Member Profile: Dustin Wunderlich
Over the course of his career in advancement, Dustin Wunderlich has seen that the highest-performing teams have one thing in common: gratitude.
"We all face a lot of demands on our time and it’s easy to get wrapped up in the tasks that need to get done in a day," says Wunderlich, director of marketing and communications at the University of Washington's College of Education. "But whatever your role is in the advancement profession, we rely on other people to achieve our goals and ensure our institutions thrive."
Here, he discusses gratitude, his career pathway in advancement, and making an impact in education.
How did you find your way to advancement and your current role at your institution?
I love talking to people with different perspectives, hearing what they’re passionate about and helping share their stories. After starting my career in journalism, I had an opportunity to return to my alma mater (Valparaiso University in Indiana, U.S.) as director of media relations. It was a role that enabled me to tell important stories and give back to an institution that I knew was helping students achieve their potential and contributing to the well-being of society.
That foundation continues to inspire my work now at the University of Washington College of Education. On top of that, both of my parents were K-12 educators. From an early age I saw the power of education to transform lives. The work our faculty, students, alumni, and community partners are doing to ensure every child has a high quality and affirming education is inspirational and so needed today. I’m grateful to be able to play a role in advancing that work.
How did you get involved with CASE, and what have you enjoyed most working with your district?
At the beginning of my career, I attended CASE District V conferences for several years and always found it energizing to see what other institutions were doing. But it wasn’t until I took a new position at The College of Idaho that I stepped up my involvement. At the time, the institution wasn’t active in CASE and I felt there was an opportunity for not only me but the entire advancement staff to learn and grow. So I started encouraging my colleagues to attend the District VIII conference, volunteered to serve on the conference communications committee and my involvement snowballed from there!
Over the several years I’ve volunteered in District VIII, working with other people who share a commitment to lifting up the work of our institutions has been truly rewarding. People in our district are so generous with their knowledge and I appreciate being a part of helping people learn from one another.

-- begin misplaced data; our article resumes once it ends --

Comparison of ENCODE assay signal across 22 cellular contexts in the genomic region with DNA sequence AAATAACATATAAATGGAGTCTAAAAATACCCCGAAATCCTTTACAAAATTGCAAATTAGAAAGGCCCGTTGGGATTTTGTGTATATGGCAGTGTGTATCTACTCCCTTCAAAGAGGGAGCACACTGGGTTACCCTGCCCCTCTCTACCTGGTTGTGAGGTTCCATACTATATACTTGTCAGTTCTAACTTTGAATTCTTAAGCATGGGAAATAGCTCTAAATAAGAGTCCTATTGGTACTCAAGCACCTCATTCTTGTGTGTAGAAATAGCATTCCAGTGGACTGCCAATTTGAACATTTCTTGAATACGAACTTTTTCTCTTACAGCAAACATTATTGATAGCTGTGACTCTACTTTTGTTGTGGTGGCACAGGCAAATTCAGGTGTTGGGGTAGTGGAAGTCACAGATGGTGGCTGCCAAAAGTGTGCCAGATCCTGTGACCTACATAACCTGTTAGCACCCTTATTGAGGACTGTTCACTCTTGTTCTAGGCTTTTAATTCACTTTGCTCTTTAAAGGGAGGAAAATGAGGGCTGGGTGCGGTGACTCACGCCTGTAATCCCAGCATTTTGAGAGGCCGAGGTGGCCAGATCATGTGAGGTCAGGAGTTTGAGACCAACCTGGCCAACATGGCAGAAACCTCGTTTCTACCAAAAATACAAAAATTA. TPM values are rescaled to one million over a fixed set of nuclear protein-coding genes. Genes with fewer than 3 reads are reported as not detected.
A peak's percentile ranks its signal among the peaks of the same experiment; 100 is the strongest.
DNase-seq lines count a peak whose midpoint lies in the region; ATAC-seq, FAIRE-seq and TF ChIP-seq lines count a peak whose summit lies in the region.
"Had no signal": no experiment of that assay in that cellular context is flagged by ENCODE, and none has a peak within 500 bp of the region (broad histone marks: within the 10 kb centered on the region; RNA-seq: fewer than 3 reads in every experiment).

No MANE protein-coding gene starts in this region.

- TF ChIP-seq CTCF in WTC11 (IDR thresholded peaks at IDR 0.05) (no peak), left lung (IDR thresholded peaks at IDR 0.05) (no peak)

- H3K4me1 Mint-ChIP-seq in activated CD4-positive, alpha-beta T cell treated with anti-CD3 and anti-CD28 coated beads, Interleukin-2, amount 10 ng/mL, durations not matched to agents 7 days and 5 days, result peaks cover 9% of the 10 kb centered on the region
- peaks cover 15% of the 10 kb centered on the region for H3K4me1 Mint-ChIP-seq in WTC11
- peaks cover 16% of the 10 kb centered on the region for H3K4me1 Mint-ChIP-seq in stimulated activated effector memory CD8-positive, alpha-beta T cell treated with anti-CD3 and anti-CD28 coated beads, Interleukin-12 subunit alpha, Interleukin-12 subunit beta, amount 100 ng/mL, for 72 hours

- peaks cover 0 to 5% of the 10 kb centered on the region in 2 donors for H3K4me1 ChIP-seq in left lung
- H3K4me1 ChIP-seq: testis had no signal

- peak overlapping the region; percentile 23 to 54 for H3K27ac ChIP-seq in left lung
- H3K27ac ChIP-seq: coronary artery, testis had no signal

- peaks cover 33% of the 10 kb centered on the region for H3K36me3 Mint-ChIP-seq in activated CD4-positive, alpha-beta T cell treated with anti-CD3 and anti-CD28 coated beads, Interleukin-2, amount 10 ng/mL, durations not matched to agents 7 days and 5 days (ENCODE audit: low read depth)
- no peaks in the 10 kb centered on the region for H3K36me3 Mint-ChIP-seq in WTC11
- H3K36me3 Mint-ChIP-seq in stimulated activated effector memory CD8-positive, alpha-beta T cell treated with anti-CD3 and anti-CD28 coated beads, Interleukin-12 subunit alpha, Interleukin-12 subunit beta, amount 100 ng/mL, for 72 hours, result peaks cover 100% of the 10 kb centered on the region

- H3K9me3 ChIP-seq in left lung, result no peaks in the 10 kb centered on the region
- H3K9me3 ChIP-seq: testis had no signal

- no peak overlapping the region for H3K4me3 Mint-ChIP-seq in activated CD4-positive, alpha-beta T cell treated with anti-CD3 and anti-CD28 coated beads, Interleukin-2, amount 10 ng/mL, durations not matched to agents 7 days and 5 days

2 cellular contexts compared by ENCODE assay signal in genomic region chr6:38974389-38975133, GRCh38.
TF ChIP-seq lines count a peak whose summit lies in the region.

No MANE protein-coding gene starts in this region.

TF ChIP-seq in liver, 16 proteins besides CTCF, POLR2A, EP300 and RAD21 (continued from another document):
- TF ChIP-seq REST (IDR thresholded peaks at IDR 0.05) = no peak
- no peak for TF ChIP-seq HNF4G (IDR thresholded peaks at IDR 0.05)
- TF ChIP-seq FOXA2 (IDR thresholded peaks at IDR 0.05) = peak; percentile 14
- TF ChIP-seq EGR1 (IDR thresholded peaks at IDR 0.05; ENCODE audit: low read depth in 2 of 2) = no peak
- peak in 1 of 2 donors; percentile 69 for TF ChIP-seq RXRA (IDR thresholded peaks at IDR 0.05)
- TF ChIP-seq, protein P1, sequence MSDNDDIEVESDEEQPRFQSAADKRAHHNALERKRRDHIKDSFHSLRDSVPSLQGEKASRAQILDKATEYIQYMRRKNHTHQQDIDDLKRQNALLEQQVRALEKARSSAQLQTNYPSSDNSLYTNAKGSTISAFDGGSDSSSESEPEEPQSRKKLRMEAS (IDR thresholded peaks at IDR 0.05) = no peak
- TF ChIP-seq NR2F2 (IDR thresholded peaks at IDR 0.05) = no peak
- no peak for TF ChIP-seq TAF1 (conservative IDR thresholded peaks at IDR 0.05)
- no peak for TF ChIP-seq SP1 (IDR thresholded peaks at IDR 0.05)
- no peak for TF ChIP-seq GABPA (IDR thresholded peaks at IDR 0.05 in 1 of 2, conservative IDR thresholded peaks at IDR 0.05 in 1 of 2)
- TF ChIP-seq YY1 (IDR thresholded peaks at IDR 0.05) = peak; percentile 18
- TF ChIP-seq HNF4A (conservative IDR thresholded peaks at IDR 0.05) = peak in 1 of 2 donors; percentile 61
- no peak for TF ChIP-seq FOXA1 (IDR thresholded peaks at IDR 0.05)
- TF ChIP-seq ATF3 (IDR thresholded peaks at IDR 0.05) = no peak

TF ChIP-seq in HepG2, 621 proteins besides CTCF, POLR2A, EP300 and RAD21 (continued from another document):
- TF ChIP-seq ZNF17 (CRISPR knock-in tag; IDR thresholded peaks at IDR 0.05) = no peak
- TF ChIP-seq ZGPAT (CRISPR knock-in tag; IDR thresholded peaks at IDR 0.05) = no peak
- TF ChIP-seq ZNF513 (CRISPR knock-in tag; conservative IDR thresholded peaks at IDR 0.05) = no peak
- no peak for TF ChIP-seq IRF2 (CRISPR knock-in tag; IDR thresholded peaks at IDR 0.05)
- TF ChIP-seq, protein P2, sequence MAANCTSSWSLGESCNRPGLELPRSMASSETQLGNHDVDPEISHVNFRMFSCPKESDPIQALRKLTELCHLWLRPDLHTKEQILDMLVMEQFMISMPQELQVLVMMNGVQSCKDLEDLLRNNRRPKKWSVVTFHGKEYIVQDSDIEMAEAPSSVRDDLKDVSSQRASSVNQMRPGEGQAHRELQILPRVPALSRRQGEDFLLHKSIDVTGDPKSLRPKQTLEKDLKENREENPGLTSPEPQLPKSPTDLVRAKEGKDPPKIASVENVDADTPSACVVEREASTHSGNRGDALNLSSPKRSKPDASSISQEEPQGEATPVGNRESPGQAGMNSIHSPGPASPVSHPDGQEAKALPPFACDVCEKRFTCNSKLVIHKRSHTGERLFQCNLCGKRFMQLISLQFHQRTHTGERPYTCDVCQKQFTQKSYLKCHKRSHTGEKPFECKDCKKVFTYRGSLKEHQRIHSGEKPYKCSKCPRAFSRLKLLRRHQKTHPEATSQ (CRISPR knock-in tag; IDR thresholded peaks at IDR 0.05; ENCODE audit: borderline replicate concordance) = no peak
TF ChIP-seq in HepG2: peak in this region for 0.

What’s one professional achievement that you’re particularly proud of?
Our marketing team at the UW College of Education is small, but we’ve done a lot to expand our storytelling over the past few years. We’re producing compelling video content, we’ve gotten into podcasting, we’ve supported our faculty in writing more op-eds, we’re still producing our print magazine but have expanded that into an immersive multimedia website. Seeing that storytelling translate into greater awareness of and support for the College’s work is gratifying and it wouldn’t be possible without the partnership of so many faculty, staff, students, alumni, and others in telling these stories.
What’s one piece of wisdom you’d pass along to starting out in advancement?
Make it a point to get outside of your bubble. Talk to people in different departments around your organization who you wouldn’t typically interact with so that you have a better understanding of how other parts of the operation can impact your work. At conferences or other networking events, be intentional about interacting with people from other institutions, and especially other types of institutions. If you’re at a large state university, talk to a counterpart at a small private college, and vice versa. Gaining a better understanding of these similarities and differences can open you up to new ideas and career opportunities.
What’s the best piece of professional advice you’ve ever received?
Bring a spirit of gratitude to your work. We all face a lot of demands on our time and it’s easy to get wrapped up in the tasks that need to get done in a day. But whatever your role is in the advancement profession, we rely on other people to achieve our goals and ensure our institutions thrive. Make sure you express your gratitude in a meaningful way and pay it forward—your colleagues will remember that. The highest-performing teams I’ve been a part of were infused with gratitude and that was essential to overcoming the obstacles we encountered.
What’s something you keep on your desk or in your office that’s special to you?
In my home office where I’ve been working during COVID-19, I have a painting that I bought from a graduating art student at The College of Idaho as part of their senior exhibition. I’m grateful that in my work I’ve always had a lot of interaction with students and had opportunities to build relationships with a number over a longer period of time. And when you can make an impact in ways outside the standard duties of your job—like supporting a student who is just launching their career as an artist—it’s a reminder of how important our work is, not just in the abstract, but in tangible ways.
On a less serious note, I’m a lifelong Green Bay Packers football fan and we’ve had a bit of rivalry with the local Seattle team in recent years. So at my work office I’ve put up a small display of trading cards of some of the great Packers players—Reggie White, Brett Favre, Aaron Rodgers and so on. It’s a good reminder to my colleagues which team has won more NFL championship titles than any other.